ASCENT, DESCENT. The trs. of two Heb. terms often applied to footpaths or roadways. It is the nature of the structure of Heb. that correlative terms and terms with similar semantic relationships cannot be simply developed by adding a suffix or prefix as in Eng. (e.g. “scent” to which are prefixed “a-” or “de-”). Hebrew uses two totally different and unrelated roots for the two ideas of direction. Hebrew עָלָה, H6590, “to go up,” “to ascend,” “to bring up” is common. Several nouns are developed from this verbal root, and these hiphil feminine participles are often combined to yield place names. These terms usually take the form “ascent of (place name),” as in 2 Samuel 15:30, where David goes up from Jerusalem on the “ascent of the Mount of Olives,” which is still a steep climb. The LXX uses the Gr. noun in a genitive construction, ἀνάβασις, “going up of (place name),” but such constructions are rare and the LXX is not at all consistent in the handling of this type of Heb. usage. Many such ascents and descents appear in the OT.

The Heb. root, מורד, is a similar form of a participial derivative from the common verbal root, ירד, “to go down,” “to descend,” but on rare occasions to “go up.” However, occurrences of the term “descents” as compounds of place names are much fewer than “ascents.” It is probable that in most cases the “ascent” served for both up and down traffic and only rarely, as along a stream bed, was the major impetus toward “descent.” The LXX uses another form of the same noun, κατάβασις, G2853, “going down of (place name),” and such a determination appears in the NT in Luke 19:37, “descent of the Mount of Olives.” This is quite prob. above the modern course of the Valley of Kidron, well within sight of the city and the Temple precinct. Since Pal. is broken by many ridges of hills and a number of mountains in both N to S and E to W array, it is not unusual for such terms as ascent and descent to become commonplace. A difficult text. reading is found in Joshua 8:14 where the MT reads “appointed time,” as read in KJV and JPS, while RSV follows a popular but gratuitous emendation and reads “descent.” It is unfortunate that the VSS are not consistent in treating these ancient place names uniformly, for often they are hidden by some inconsistent tr.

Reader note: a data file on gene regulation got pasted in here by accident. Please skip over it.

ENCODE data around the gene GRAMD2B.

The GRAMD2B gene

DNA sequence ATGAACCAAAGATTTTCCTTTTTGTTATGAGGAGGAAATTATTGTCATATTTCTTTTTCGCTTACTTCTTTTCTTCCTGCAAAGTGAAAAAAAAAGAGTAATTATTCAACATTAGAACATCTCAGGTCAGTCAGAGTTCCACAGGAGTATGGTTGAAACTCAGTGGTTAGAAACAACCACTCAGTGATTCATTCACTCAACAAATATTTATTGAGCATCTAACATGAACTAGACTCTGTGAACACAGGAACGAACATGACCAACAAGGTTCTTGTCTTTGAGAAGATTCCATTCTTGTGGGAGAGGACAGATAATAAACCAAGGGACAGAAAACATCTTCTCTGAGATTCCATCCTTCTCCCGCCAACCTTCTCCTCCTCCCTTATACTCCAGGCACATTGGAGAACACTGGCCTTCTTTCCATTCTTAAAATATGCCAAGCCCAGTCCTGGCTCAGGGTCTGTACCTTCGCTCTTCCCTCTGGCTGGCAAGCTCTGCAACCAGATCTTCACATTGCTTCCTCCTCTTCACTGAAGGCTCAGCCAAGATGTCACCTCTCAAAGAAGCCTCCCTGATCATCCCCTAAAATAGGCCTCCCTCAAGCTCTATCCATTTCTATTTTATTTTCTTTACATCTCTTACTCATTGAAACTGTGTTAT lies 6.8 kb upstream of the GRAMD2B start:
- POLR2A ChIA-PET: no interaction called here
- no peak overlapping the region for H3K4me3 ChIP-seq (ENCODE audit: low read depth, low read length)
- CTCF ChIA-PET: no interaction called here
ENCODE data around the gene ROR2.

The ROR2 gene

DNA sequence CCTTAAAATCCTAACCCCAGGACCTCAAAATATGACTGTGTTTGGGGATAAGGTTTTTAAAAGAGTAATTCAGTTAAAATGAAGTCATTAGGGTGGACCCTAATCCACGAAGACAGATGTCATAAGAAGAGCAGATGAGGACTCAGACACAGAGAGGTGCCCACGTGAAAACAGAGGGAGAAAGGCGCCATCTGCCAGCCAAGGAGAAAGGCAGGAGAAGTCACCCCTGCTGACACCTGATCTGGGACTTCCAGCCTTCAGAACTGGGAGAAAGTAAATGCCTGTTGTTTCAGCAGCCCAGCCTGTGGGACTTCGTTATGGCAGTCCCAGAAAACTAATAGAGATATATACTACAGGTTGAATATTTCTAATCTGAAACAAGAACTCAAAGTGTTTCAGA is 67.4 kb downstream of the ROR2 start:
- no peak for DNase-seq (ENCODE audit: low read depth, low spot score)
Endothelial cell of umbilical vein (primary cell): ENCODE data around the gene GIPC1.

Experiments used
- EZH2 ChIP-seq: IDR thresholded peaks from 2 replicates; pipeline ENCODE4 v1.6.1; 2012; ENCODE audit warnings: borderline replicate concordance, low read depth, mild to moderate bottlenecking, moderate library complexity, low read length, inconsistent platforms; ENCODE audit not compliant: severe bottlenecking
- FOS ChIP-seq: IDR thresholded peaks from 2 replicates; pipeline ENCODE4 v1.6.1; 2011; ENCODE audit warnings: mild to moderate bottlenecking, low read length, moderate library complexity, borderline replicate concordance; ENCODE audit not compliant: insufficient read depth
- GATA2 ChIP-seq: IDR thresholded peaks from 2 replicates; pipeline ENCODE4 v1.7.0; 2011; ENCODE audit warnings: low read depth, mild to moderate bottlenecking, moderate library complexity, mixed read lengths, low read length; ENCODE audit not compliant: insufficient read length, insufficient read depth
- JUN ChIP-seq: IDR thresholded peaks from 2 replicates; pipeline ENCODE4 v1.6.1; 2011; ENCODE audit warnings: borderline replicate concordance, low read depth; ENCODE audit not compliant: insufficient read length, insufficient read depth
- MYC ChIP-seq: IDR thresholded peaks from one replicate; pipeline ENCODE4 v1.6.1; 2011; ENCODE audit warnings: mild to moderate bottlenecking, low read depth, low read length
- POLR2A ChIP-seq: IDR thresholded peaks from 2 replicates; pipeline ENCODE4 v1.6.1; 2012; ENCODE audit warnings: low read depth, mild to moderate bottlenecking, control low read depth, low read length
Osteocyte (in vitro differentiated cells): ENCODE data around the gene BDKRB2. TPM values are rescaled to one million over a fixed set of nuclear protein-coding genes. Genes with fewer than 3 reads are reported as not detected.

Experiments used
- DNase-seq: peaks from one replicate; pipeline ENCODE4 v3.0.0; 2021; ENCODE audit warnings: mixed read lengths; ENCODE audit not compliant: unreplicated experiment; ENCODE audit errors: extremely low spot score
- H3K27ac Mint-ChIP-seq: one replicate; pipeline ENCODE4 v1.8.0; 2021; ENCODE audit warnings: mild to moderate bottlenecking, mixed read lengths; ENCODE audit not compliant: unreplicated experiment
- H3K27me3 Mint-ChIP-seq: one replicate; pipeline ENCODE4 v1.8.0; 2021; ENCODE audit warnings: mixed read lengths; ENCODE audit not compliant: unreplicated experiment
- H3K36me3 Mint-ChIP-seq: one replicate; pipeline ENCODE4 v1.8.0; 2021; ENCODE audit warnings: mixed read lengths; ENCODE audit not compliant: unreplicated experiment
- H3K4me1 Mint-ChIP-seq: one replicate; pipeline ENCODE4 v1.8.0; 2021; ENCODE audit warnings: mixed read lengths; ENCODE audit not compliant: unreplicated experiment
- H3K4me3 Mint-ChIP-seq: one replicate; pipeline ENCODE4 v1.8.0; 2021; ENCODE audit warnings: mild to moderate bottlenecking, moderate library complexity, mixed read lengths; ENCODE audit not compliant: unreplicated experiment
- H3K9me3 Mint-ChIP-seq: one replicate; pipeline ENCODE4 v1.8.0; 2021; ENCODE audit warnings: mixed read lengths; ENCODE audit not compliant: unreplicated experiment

International Standard Bible Encyclopedia (1915)


(1) The rendering in the King James Version twice, the Revised Version (British and American) 14 times correctly, of Hebrew ma`aleh, "ascent," "pass," as a geographical term (the King James Version Nu 34:4; 2Sa 15:30; the Revised Version (British and American) Jos 10:10; Jud 8:13, etc.).

(2) The rendering in the King James Version and the Revised Version (British and American) of `olah in 1Ki 10:5, "his ascent by which he went up unto the house of Yahweh"; but `olah everywhere else means "burnt-offering," and all ancient versions support the Revised Version, margin, "his burnt-offering which he offered" (caused to go up), etc.

(3) In 2Ch 9:4 (parallel 1Ki 10:5) a very slight textual correction (supported by Septuagint) gives us the same words as in 1Ki instead of the difficult `aliyah, "upper chamber," not "ascent" as the King James Version and the Revised Version (British and American) render it against all usage elsewhere.

(4) In the Revised Version (British and American) Eze 40:31,34,37; Ne 12:37, of a flight of steps, stairs.

(5) In the Revised Version (British and American) (Hebrew `aliyah), Ne 3:31,32, margin "upper chamber" is to be preferred to text "ascent."